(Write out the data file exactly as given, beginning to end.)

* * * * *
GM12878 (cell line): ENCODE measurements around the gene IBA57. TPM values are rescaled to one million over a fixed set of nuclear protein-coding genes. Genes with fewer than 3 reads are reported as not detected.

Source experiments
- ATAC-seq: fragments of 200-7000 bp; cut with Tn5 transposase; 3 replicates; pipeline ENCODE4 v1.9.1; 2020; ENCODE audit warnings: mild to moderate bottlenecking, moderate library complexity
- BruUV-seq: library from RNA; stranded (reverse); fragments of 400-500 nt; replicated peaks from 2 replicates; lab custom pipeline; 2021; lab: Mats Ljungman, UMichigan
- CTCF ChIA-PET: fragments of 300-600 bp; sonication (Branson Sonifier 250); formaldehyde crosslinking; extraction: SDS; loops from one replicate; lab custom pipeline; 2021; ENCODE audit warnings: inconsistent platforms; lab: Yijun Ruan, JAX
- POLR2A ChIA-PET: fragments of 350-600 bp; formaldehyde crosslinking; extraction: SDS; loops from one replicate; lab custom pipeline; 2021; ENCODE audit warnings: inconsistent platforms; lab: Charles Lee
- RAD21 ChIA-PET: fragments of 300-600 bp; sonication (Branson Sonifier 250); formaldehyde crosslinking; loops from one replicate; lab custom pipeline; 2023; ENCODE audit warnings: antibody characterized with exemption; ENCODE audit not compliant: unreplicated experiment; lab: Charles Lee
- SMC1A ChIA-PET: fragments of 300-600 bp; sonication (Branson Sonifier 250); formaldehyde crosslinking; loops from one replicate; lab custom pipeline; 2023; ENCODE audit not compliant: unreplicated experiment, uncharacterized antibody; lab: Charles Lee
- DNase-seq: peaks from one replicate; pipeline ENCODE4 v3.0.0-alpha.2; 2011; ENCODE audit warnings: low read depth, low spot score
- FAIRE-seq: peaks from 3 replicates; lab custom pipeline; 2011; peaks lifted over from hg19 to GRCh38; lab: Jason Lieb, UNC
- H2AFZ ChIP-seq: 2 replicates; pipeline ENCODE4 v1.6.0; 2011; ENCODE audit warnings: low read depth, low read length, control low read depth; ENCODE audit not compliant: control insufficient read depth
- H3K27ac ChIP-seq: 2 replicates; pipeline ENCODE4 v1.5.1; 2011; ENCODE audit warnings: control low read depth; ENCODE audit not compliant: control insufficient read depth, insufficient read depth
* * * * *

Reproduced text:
GM12878 (cell line): ENCODE measurements around the gene IBA57. TPM values are rescaled to one million over a fixed set of nuclear protein-coding genes. Genes with fewer than 3 reads are reported as not detected.

Source experiments
- ATAC-seq: fragments of 200-7000 bp; cut with Tn5 transposase; 3 replicates; pipeline ENCODE4 v1.9.1; 2020; ENCODE audit warnings: mild to moderate bottlenecking, moderate library complexity
- BruUV-seq: library from RNA; stranded (reverse); fragments of 400-500 nt; replicated peaks from 2 replicates; lab custom pipeline; 2021; lab: Mats Ljungman, UMichigan
- CTCF ChIA-PET: fragments of 300-600 bp; sonication (Branson Sonifier 250); formaldehyde crosslinking; extraction: SDS; loops from one replicate; lab custom pipeline; 2021; ENCODE audit warnings: inconsistent platforms; lab: Yijun Ruan, JAX
- POLR2A ChIA-PET: fragments of 350-600 bp; formaldehyde crosslinking; extraction: SDS; loops from one replicate; lab custom pipeline; 2021; ENCODE audit warnings: inconsistent platforms; lab: Charles Lee
- RAD21 ChIA-PET: fragments of 300-600 bp; sonication (Branson Sonifier 250); formaldehyde crosslinking; loops from one replicate; lab custom pipeline; 2023; ENCODE audit warnings: antibody characterized with exemption; ENCODE audit not compliant: unreplicated experiment; lab: Charles Lee
- SMC1A ChIA-PET: fragments of 300-600 bp; sonication (Branson Sonifier 250); formaldehyde crosslinking; loops from one replicate; lab custom pipeline; 2023; ENCODE audit not compliant: unreplicated experiment, uncharacterized antibody; lab: Charles Lee
- DNase-seq: peaks from one replicate; pipeline ENCODE4 v3.0.0-alpha.2; 2011; ENCODE audit warnings: low read depth, low spot score
- FAIRE-seq: peaks from 3 replicates; lab custom pipeline; 2011; peaks lifted over from hg19 to GRCh38; lab: Jason Lieb, UNC
- H2AFZ ChIP-seq: 2 replicates; pipeline ENCODE4 v1.6.0; 2011; ENCODE audit warnings: low read depth, low read length, control low read depth; ENCODE audit not compliant: control insufficient read depth
- H3K27ac ChIP-seq: 2 replicates; pipeline ENCODE4 v1.5.1; 2011; ENCODE audit warnings: control low read depth; ENCODE audit not compliant: control insufficient read depth, insufficient read depth